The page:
New CRISPR technology could revolutionise gene therapy, offering new hope to people with genetic diseases
As the Perseverance rover lands on Mars, there's a lot we already know about Mars from meteorites found on Earth
Researcher claims to have discovered lost pyramids of Egypt using Google Earth images
Archaeological discoveries, as people have learned over the years, are sometimes done by accident or by chance through various means. One researcher claims she has found the lost pyramids of Egypt back in 2012, just by studying Google Earth images.
Researcher Angela Micol was studying Google Earth for 10 years when she made the discovery back in 2012. Micol pointed out two areas located along the Nile basin and set 90 miles apart from each other and both have mounds that formed an unusual shape. The first formation is along the Nile in Upper Egypt, while the second formation was 90 miles north with a four-sided shape measuring 140 feet in diameter. One particular site showed a triangular plateau measuring 620-feet wide as well, which is nearly three times the size of the pyramid of Giza.
Micol shared her findings on Google Earth Anomalies at the time. “Upon closer examination of the formation, this mound appears to have a very flat top and a curiously symmetrical triangular shape that has been heavily eroded with time. The second site has a distinct square center, which is very unusual for a mound of this size and it almost seems pyramidal when seen from above.”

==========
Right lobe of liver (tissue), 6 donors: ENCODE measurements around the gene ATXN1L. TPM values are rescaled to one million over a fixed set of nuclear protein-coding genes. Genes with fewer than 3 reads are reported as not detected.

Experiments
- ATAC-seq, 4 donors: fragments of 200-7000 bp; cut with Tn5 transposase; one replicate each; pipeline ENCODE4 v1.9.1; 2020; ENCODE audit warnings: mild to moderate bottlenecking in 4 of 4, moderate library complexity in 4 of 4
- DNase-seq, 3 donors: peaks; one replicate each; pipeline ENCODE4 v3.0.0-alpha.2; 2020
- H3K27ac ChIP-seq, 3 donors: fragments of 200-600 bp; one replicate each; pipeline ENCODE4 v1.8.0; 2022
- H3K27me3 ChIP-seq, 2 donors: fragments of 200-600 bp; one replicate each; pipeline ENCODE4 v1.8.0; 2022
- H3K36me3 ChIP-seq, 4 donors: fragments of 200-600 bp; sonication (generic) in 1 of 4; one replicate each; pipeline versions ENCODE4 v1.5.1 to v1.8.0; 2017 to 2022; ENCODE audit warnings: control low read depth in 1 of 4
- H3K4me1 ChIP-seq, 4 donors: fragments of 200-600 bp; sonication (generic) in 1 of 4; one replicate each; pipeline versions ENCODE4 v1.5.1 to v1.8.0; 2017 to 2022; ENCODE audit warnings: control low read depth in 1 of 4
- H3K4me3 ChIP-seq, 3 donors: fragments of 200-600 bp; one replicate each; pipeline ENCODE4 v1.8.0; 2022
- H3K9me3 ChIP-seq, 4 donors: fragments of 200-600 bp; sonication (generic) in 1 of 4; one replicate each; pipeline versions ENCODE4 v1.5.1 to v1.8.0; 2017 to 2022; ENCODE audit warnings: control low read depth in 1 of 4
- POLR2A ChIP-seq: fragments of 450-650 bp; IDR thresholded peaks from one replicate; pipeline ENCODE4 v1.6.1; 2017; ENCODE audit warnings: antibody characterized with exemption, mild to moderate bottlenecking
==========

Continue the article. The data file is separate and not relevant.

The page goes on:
The researcher later added in an interview with Sky News in the same year that there were three smaller mounds that looked similar to the diagonal alignment of the Giza pyramids. Micol noted that more research is needed to truly identify what the mounds were or if they are really the lost pyramids. Her claims were met with skepticism, with some egyptologists saying that the mounds Micol had seen were just formations known as buttes.
Meanwhile, in 2004, researchers from Boston University headed by archaeologist Kathryn Bard were digging at a site near the Wadi Gawasis harbor in Egypt which was near the Red Sea when they unearthed ancient ships. What made the discovery even more interesting was that the ships did not look like it was made simply for local transport, but for the open sea. They also found ancient cargo boxes that lined the rigging. The find also reveals that it came from the land of Punt, a location many experts believed was a myth until the discovery.
“We found pieces of ancient ships, 26 oil papyrus rope rigging from an ancient ship. We excavated 43 discarded cargo boxes, and why do we know they were cargo boxes? Because two of them were inscribed like a package label with ‘the wonderful things of Punt’” revealed Bard.